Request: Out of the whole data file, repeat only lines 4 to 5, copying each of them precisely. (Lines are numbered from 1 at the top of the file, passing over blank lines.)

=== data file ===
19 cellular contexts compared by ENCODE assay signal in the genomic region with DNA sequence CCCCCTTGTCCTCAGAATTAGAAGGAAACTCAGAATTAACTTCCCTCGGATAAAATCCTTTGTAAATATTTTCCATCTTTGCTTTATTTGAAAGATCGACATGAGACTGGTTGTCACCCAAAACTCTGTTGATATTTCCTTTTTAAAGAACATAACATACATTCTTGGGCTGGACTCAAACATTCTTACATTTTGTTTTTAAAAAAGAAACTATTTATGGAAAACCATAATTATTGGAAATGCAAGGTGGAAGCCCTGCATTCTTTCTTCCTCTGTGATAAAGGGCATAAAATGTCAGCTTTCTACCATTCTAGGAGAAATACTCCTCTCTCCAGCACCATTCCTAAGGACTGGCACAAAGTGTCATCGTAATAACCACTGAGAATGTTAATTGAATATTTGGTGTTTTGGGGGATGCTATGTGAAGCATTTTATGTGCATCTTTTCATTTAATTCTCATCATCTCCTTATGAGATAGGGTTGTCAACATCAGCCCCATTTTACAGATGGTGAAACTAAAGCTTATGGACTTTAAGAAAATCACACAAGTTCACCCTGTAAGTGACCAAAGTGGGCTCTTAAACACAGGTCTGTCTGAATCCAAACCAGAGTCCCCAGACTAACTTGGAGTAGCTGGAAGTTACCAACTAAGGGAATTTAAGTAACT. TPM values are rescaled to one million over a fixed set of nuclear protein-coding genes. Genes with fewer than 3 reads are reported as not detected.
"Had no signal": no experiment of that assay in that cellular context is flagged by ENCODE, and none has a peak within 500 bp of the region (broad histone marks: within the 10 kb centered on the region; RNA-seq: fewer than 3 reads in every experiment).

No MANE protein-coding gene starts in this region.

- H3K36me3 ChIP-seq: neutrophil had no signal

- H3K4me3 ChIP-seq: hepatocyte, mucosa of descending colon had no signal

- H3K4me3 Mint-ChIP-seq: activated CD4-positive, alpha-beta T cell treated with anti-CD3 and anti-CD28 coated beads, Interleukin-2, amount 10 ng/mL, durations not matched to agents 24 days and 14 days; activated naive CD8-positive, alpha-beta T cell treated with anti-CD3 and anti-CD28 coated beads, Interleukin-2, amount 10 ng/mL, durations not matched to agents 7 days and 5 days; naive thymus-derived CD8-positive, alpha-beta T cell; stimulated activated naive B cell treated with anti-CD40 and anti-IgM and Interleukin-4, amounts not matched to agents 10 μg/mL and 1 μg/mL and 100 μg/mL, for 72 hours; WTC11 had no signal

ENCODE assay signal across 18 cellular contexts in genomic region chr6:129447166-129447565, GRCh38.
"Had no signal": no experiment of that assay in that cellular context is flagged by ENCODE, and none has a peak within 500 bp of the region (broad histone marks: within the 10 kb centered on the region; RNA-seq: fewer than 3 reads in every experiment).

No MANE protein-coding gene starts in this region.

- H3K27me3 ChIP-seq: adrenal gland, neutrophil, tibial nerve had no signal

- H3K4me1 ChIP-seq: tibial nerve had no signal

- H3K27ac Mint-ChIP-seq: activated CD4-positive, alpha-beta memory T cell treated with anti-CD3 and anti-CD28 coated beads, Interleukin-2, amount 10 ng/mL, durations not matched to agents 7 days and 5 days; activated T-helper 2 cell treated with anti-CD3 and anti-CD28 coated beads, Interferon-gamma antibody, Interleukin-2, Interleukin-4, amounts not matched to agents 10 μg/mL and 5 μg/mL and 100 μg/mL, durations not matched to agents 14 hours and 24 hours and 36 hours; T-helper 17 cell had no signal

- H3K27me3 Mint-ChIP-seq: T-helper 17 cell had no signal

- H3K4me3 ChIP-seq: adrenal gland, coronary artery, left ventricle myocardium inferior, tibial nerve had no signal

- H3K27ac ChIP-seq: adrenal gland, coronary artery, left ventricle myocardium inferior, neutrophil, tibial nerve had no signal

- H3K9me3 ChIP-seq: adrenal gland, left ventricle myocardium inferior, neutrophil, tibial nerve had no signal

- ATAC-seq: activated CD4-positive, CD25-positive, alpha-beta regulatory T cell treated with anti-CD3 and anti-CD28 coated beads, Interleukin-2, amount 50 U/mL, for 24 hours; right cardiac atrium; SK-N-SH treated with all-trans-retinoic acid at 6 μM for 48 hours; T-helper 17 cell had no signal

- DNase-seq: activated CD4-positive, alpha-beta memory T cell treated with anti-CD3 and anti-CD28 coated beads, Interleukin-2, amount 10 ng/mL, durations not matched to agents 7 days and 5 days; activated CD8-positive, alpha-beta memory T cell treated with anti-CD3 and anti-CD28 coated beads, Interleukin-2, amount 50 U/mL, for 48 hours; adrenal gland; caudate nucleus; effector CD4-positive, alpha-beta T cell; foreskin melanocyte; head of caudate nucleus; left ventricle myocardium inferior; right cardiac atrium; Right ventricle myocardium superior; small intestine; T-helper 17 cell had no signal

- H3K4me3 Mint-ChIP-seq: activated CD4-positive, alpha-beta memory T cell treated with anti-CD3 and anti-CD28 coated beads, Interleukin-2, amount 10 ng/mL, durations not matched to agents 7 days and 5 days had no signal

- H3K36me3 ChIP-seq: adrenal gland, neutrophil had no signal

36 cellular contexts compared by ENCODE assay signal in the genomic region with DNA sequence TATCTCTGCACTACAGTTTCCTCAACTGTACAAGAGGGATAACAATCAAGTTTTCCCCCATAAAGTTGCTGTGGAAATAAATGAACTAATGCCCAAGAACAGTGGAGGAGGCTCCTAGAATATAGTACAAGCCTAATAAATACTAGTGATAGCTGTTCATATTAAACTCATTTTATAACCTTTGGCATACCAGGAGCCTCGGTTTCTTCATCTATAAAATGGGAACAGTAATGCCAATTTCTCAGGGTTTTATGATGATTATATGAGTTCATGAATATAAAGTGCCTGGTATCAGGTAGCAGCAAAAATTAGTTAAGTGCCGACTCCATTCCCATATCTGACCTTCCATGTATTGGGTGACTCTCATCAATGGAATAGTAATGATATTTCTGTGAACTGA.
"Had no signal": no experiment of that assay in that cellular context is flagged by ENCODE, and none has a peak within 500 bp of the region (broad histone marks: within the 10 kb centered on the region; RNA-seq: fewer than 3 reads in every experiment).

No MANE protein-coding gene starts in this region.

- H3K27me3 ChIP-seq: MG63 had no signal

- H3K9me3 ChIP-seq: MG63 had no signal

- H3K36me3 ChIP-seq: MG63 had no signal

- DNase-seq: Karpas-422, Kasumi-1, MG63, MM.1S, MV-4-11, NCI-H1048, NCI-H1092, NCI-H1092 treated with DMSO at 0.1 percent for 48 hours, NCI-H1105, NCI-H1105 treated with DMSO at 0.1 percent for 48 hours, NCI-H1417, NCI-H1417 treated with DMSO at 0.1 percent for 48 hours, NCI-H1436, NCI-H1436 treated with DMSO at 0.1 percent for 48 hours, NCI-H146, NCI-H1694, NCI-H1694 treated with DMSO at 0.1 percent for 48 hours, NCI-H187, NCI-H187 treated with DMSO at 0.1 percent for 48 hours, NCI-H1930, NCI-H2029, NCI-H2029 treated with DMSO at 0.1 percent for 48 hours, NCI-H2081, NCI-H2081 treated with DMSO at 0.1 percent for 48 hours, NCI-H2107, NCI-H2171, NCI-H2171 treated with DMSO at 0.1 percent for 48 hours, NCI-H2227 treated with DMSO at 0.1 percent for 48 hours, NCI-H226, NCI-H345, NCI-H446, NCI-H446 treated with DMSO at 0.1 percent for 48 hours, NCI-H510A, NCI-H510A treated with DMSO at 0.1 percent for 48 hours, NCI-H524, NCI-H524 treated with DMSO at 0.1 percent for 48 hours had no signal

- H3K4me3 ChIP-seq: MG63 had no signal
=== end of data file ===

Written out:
- H3K36me3 ChIP-seq: neutrophil had no signal

- H3K4me3 ChIP-seq: hepatocyte, mucosa of descending colon had no signal